If you think lighting up on girls’ nights out is a harmless vice, think again.
By Laura Beil, Women’s Health
The average cigarette is gone in 10 puffs and five minutes, but that’s five minutes of havoc as 4,000 chemicals infiltrate your organs.
0 to 10 Seconds
As you take the first drag, smoke passes through your mouth, leaving a faint brown film on your pearly whites. Toxic gases such as formaldehyde and ammonia immediately put your immune system on alert, causing allover inflammation.
Once in the windpipe, the cigarette smoke temporarily slows your cilia, the tiny sweepers that work to clear your respiratory system of mucus and invading particles. Meanwhile, airborne nicotine passes instantly into your bloodstream through the millions of capillaries in your lungs.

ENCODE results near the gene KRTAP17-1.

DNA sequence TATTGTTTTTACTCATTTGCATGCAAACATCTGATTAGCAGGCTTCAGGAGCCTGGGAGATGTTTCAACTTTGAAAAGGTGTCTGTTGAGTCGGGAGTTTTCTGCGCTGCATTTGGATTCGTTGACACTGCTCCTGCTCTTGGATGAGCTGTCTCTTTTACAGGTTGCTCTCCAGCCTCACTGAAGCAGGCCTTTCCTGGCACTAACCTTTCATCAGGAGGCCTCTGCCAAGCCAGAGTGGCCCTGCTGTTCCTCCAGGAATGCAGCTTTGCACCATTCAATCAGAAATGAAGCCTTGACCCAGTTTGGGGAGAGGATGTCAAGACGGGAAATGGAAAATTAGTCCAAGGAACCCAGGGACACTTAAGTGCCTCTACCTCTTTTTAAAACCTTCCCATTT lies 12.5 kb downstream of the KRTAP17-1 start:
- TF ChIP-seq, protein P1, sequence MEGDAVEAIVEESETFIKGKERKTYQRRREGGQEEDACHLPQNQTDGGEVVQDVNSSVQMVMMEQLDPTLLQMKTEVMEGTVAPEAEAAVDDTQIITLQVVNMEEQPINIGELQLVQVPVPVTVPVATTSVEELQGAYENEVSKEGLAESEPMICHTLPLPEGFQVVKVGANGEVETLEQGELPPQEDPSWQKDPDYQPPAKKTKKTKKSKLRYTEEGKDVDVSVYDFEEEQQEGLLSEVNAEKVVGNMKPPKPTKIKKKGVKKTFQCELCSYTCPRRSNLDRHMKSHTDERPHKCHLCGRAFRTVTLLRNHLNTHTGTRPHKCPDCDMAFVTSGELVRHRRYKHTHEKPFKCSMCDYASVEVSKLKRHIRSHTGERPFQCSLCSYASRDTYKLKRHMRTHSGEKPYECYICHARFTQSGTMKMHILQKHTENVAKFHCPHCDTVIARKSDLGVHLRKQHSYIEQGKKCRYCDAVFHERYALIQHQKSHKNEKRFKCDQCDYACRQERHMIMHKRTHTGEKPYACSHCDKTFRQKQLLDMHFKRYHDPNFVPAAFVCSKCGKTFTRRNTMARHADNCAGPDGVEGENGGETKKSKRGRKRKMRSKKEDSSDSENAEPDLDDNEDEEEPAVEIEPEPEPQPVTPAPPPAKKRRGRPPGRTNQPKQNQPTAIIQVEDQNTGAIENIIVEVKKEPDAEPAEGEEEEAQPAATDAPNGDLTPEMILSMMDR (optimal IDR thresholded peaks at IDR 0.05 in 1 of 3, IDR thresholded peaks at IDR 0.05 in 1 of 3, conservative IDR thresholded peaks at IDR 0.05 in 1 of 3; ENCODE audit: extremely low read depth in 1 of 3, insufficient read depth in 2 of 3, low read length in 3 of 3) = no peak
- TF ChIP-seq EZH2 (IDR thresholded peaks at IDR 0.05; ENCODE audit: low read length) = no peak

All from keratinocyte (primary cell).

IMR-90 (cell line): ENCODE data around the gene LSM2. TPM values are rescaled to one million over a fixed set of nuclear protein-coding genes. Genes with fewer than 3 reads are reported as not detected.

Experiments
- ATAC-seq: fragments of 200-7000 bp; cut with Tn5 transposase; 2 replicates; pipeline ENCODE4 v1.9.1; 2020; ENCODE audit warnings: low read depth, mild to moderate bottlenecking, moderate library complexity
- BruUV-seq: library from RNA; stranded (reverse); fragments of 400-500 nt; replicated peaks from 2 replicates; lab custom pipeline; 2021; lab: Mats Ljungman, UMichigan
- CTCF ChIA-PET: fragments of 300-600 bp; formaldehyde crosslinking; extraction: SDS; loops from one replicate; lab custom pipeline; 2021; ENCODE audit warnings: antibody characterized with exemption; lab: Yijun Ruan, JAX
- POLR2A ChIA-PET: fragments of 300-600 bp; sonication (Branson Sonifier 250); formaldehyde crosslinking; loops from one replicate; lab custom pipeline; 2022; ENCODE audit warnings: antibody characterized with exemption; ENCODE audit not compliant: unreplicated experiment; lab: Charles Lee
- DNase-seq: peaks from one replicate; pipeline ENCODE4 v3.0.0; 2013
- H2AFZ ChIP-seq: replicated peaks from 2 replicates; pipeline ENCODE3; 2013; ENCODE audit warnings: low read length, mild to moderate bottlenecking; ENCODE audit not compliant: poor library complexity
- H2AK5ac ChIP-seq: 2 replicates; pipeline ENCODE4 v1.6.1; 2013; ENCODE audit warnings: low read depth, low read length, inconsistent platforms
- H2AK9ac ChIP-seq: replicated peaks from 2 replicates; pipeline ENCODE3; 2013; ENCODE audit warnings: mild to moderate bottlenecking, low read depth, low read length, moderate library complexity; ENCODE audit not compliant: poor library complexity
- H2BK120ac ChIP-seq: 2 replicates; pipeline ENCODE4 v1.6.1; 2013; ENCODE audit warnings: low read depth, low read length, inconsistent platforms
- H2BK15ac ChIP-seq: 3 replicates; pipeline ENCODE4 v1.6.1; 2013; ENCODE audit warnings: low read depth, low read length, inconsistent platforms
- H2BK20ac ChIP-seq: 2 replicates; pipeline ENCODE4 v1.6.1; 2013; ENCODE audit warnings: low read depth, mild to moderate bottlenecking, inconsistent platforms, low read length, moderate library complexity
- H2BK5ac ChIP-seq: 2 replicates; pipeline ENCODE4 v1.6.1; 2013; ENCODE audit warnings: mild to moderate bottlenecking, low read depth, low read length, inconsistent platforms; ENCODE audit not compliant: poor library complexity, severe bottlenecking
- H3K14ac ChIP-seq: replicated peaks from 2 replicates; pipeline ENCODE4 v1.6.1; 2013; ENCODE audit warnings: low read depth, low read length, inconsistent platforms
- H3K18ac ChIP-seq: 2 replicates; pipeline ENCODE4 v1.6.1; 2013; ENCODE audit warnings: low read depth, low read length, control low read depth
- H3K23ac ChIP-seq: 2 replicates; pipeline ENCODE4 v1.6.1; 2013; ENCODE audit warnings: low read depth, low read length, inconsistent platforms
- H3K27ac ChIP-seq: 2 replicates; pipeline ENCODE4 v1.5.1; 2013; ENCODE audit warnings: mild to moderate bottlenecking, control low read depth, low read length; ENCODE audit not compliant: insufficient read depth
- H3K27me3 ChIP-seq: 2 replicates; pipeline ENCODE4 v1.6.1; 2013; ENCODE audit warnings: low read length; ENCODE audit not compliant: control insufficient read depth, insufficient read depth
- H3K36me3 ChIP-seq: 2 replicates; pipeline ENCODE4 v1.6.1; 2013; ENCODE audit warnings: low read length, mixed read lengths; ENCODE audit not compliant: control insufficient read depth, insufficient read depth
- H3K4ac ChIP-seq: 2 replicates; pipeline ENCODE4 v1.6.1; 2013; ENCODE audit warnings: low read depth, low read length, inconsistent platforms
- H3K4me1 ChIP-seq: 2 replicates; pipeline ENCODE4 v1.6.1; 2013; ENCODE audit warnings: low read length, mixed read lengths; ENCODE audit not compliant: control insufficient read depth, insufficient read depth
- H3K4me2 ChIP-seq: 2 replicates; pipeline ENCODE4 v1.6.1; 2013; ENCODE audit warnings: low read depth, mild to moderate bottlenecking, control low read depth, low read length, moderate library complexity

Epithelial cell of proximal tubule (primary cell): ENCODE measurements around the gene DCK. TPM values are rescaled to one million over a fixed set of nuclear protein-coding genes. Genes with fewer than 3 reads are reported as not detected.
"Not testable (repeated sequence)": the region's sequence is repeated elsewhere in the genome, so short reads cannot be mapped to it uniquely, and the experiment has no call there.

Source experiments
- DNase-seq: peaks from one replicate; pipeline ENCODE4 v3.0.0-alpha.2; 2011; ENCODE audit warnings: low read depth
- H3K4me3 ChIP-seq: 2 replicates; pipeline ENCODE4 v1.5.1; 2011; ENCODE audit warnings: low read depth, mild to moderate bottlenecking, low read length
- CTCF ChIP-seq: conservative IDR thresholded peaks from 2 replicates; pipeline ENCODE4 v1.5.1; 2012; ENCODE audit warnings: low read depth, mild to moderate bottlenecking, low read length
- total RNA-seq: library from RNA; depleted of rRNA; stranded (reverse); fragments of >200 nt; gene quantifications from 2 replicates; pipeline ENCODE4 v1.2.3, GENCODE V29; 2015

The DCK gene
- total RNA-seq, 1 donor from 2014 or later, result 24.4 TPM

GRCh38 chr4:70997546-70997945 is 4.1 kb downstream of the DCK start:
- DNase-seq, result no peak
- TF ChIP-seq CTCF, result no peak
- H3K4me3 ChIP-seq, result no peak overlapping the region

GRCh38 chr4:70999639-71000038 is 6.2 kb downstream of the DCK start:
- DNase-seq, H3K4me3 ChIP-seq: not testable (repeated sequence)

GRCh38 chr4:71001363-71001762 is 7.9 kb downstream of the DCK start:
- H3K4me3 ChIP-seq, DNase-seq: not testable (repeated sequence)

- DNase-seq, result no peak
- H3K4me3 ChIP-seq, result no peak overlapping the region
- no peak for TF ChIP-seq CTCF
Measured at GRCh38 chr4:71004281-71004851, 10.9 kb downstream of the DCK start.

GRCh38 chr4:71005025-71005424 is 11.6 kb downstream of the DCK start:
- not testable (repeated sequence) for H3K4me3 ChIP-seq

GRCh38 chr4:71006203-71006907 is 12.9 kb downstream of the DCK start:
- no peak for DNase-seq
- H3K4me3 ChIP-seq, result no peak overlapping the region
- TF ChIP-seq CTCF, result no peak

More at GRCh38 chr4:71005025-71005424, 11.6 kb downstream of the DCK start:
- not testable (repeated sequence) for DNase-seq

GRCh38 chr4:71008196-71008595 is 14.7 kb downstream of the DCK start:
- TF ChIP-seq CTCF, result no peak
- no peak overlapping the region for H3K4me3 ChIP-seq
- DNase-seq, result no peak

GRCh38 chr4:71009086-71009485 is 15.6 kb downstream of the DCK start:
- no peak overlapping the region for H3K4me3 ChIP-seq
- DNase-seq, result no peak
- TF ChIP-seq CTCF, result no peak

Your body gets a jolt of energy as that nicotine hits your adrenal glands, triggering an outpouring of adrenaline that raises your blood pressure and heart rate. Your heart is unable to relax fully between beats–and you are now at a higher risk of having a stroke.
At the same time, carbon monoxide (a toxic component also found in car exhaust) from the smoke is starting to build up in your blood, limiting your body’s ability to transport oxygen to your vital organs.
Via the blood-stream, nicotine hits your brain, where certain nerve cells respond by letting loose a torrent of the feel-good neurotransmitter dopamine.
After 5 Minutes
As dopamine levels quickly plummet back to normal, your body yearns for another high–even if you’re not aware of it. If you frequently give in to the craving, your brain will get hooked and you’ll crash into withdrawal when you try to stop smoking (some experts posit that nicotine could be just as addictive as heroin).
The cigarette smoke is gone, but your body will be mopping up toxic substances for the next six to eight hours.
The cigarette’s parting gift: gooey brown tar in your lungs.